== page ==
94 Rules of Practice and Procedure in Civil Actions, Rule 277, 3 Tex. B.J. 525, 566 (1940).
95 Rules of Practice and Procedure in Civil Actions, Rule 278, 3 Tex. B.J. 525, 566 (1940).
96 Tex. R. Civ. P. 277 as originally promulgated in October, 1940, 3 Tex. B.J. 522 (1940).
97 3 Tex. B.J. at 567.
98 See Boaz v. White's Auto Stores, 172 S.W.2d 481, 484 (Tex. 1943).
99 See J.B. Dooley, "The Use of Special Issues Under the New State and Federal Rules," 20 Tex. L. Rev. 32, 36-37 (1941).
100 Tex. R. Civ. P. 277 as originally promulgated in October, 1940, 3 Tex. B.J. 522, 566-67 (1940).
101 Tex. R. Civ. 185 was amended, effective April 1, 1984 to reduce technical requirements. Tex. R. Civ. P. 63 was amended effective September 1, 1990, to require that all trial pleadings be on file at least seven days before trial.
102 See Yowell v. Piper Aircraft. Co., 703 S.W.2d 630 (Tex. 1986); See also Roark v. Allen, 633 S.W.2d 804, 809-810 (Tex. 1982).
103 See Brown v. American Transfer & Storage Co., 601 S.W. 2d 931 (Tex. 1980).
105 Read Rules 121-124.
106 See York v. State of Texas, 137 U.S. 15, 11 S.Ct. 9, 34 L.Ed. 604 (1890).
107 See Nicklas v. Ajax Elec. Co., Inc., 337 S.W.2d 163 (Tex. Civ. App. -- Austin 1960, no writ).
108 Thode, "In Personam Jurisdiction, Article 20231b, the Texas "Long-Arm" Jurisdiction Statute; and the Appearance to Challenge Jurisdiction in Texas and Elsewhere," 42 Tex. L. Rev. 279, 293 (1964).
109 See Tex. R. Civ. P. 86-89.
110 See, e.g., Spradley, "Texas Venue: The Pathology of the Law," 36 Sw. L.J. 645 (1982); Guittard and Tyler, "Revision of the Texas Venue Statute: A Reform Long Overdue," Baylor L. Rev. 561 (1980); Greenhill, "State of the Judiciary," 42 Tex. B.J. 379, 383 (1979).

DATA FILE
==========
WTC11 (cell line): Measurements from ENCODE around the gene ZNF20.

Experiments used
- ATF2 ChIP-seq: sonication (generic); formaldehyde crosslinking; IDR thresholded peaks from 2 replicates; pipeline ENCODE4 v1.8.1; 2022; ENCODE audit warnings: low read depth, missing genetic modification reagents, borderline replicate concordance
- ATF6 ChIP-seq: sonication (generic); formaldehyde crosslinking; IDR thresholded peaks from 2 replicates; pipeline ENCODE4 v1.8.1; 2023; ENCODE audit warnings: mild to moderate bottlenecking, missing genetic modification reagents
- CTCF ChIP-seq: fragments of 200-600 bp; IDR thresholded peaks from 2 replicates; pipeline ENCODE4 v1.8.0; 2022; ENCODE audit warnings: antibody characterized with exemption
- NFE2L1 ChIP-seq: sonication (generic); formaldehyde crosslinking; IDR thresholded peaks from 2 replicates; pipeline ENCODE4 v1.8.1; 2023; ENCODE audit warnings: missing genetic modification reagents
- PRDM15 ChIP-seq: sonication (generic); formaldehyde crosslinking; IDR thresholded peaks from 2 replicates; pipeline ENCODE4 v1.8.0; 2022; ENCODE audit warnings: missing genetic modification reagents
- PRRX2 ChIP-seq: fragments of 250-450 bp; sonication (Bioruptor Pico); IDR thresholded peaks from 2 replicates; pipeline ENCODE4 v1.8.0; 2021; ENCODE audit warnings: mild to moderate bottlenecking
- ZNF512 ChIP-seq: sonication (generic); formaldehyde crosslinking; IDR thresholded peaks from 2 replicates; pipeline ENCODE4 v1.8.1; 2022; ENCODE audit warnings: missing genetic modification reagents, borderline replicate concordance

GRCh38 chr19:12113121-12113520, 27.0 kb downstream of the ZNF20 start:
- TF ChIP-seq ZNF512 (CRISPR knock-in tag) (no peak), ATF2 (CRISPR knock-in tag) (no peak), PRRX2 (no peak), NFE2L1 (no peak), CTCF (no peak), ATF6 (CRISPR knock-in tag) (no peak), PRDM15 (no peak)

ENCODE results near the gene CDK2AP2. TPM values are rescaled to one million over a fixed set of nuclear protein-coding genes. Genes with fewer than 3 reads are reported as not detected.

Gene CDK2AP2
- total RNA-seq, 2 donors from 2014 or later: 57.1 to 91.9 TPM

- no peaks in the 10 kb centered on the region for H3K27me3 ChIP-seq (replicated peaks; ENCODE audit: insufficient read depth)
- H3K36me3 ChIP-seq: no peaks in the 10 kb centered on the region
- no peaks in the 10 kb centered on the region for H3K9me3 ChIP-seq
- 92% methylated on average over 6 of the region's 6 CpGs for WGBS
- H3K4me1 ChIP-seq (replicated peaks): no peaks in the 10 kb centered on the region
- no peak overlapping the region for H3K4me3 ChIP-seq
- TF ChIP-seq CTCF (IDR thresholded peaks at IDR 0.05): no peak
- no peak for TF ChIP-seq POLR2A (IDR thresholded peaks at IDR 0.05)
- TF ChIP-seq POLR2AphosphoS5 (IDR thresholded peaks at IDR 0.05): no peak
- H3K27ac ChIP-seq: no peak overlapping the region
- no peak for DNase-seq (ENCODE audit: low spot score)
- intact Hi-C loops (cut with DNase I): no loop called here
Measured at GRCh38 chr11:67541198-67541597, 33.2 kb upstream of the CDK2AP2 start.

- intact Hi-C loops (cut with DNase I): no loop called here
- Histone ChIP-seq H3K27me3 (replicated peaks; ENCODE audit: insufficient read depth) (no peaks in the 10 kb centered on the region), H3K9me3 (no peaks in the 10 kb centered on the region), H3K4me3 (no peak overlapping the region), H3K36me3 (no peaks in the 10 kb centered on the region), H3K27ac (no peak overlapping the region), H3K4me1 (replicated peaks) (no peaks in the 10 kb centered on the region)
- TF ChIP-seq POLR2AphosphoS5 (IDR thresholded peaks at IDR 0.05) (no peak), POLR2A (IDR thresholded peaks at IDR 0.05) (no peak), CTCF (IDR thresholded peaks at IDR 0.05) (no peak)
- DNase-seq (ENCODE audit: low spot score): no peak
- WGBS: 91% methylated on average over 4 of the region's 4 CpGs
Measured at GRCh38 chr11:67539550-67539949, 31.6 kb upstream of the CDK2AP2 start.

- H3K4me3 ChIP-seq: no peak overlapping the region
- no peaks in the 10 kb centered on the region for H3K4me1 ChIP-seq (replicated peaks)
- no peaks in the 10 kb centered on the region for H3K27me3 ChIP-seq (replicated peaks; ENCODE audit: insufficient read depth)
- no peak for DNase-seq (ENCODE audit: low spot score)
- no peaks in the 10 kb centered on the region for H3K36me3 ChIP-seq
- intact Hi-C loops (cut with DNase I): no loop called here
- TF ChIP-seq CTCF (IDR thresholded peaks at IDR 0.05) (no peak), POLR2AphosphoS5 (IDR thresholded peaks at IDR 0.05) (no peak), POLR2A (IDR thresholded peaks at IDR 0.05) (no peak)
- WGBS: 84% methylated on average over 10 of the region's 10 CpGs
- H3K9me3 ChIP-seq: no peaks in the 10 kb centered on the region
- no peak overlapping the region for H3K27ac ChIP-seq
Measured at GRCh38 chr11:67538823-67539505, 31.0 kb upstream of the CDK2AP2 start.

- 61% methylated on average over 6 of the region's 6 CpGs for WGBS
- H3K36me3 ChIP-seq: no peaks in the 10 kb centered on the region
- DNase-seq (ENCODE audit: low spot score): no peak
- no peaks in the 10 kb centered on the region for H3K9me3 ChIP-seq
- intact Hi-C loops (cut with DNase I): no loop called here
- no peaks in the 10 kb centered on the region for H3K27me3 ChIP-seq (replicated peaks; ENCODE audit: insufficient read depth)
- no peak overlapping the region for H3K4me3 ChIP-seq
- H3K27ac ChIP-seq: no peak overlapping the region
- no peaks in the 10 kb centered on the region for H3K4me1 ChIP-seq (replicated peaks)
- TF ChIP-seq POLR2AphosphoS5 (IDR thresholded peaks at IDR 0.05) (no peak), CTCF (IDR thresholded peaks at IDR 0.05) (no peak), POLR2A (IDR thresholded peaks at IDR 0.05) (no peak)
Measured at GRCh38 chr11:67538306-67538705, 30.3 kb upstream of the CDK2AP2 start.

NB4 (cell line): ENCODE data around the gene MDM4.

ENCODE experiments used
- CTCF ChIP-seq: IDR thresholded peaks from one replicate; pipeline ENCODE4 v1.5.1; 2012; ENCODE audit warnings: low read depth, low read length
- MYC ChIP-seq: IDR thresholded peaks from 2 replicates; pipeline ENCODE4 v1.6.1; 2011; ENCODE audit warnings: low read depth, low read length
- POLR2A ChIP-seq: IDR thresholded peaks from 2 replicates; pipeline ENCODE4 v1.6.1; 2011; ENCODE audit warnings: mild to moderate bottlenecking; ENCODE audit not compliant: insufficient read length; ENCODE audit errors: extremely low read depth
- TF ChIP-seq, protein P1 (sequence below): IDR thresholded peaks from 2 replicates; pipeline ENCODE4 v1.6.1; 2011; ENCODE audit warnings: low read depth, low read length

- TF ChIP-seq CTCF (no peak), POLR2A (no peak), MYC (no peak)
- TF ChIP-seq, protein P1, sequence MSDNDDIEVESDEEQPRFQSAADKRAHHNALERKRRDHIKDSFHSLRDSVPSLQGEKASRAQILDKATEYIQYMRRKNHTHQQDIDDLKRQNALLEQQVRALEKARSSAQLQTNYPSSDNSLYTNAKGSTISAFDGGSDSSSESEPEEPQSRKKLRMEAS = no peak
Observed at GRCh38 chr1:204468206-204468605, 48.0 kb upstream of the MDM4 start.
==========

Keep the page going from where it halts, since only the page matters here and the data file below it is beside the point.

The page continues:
111 The 1995 venue amendments apply only to a suit commenced on or after September 1, 1995, except that section 15.018 (mandatory venue exception for FELA and Jones Act claims) applies only to suits filed after January 1, 1996.
112 These changes were discussed and developed by the Supreme Court Advisory Committee in 1996 and 1997 and are contained in new Civil Procedure Rule 25.
113 Tex. R. Civ. P. 186a (1957) -- The original version of former Rule 186a defined the scope of inquiry for a deposition and subpoena duces tecum used in conjunction therewith as follows: "Unless otherwise ordered by the court as provided by Rule 186b the deponent may be examined regarding any matter, not privileged, which is relevant to the subject involved in the pending action,. . ."
114 Tex. R. Civ. P. 186a (1957).